Assessment of the Soil Buffer Capacity in the Sea of Azov Basin Under Heavy Metal Pollution
Heavy metals (HM) are among the most hazardous soil pollutants. The intensity of accumulation and distribution of HM in soils directly depends on the ecological conditions of pedogenesis and its buffering properties. At the same time, a significant accumulation of HM in the soil as a result of anthropogenic impacts reduces the buffering capacity of the soil and its resistance to pollution. The purpose of this work was to assess the buffering capacity of soils to HM pollution in the Don River delta and the coast of the Taganrog Bay of the Sea of Azov undergoing the great anthropogenic impact. The buffer capacity of experimental soils was carried out using the Il’in’s method (1995), based on the calculation of the inactivation ability of soils: organic matter, clay fraction (particle size < 0.01 mm), carbonates, sesquioxides, and pH. The content of HM was compared with soil Clarke and the maximum permissible concentration of HM in soils accepted in the Russian Federation. It was found that the experimental soils could be ordered by buffer capacity value as following (in decreasing order): haplic chernozem ≥ alluvial-meadow light loamy ≥ solonchak > alluvial-meadow sandy and sandy loamy > sandy primitive soil ≥ stratified alluvial soil.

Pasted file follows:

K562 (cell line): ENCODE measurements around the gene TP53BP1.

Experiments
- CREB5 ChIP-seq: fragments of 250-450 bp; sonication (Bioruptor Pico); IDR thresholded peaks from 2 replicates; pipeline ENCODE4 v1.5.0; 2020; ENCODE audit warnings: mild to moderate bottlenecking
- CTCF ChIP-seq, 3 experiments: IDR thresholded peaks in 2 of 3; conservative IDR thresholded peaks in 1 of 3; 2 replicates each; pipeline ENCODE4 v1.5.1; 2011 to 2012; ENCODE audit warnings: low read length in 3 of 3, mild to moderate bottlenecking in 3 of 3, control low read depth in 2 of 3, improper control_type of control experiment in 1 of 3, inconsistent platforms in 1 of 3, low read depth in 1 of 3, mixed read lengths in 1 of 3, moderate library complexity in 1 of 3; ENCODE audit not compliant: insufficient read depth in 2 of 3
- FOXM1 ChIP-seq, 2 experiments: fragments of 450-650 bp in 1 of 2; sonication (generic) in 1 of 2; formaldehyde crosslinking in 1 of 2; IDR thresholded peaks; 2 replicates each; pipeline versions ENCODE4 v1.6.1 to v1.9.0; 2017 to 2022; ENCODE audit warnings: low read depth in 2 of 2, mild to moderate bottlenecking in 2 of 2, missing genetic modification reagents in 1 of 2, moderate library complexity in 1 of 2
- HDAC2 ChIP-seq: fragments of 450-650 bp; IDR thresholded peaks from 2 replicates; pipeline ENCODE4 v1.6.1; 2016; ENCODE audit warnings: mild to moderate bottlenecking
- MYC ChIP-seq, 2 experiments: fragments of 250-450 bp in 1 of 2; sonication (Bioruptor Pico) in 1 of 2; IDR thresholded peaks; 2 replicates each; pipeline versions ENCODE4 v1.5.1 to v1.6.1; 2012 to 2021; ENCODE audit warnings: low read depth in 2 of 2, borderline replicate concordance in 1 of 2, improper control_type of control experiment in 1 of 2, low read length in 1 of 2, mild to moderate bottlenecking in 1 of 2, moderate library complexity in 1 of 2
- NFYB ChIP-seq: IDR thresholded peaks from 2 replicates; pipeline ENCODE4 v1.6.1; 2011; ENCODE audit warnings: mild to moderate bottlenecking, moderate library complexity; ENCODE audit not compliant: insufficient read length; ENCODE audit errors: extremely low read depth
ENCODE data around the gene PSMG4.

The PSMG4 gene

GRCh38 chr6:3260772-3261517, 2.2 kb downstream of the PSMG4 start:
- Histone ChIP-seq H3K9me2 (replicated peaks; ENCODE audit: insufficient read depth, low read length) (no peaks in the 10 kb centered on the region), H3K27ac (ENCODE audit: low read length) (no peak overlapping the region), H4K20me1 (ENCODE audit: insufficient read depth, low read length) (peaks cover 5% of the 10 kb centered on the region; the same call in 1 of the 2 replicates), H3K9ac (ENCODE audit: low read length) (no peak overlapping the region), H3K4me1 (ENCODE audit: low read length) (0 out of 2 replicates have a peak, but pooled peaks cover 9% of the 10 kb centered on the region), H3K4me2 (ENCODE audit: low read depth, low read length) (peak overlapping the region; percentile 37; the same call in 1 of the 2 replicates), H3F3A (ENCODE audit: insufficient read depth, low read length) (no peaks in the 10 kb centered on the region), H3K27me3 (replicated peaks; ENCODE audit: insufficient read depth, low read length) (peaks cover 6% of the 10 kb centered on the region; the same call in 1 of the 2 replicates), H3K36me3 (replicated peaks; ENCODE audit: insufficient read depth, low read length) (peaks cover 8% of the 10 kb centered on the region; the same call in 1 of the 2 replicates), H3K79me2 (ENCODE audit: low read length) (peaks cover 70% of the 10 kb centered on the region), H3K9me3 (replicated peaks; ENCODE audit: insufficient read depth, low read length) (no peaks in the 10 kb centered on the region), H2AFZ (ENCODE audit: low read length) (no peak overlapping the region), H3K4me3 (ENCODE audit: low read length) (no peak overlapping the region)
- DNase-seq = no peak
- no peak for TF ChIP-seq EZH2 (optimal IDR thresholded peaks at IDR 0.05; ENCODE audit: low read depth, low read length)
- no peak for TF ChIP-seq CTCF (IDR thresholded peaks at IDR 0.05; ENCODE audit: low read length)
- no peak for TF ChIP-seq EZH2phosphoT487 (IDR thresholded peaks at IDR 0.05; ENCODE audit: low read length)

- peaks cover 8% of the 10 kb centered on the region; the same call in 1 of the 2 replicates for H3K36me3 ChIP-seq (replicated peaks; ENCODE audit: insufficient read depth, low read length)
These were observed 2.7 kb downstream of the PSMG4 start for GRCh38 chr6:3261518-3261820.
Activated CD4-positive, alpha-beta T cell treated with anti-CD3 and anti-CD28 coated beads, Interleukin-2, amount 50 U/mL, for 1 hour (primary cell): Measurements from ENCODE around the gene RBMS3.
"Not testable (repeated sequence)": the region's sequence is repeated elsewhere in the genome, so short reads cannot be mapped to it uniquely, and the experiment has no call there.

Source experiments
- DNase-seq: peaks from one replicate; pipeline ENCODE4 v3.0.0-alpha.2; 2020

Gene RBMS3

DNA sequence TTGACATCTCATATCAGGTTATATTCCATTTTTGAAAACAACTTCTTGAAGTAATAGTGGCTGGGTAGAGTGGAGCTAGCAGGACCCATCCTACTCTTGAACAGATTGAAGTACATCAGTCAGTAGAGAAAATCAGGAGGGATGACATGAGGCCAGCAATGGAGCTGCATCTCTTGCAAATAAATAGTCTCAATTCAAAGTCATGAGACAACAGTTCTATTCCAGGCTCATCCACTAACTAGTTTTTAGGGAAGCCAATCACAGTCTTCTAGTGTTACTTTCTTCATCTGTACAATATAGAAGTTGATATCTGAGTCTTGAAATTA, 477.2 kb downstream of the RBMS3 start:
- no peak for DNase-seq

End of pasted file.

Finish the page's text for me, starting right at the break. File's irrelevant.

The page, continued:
Keywords: trace elements, contamination, impact territories
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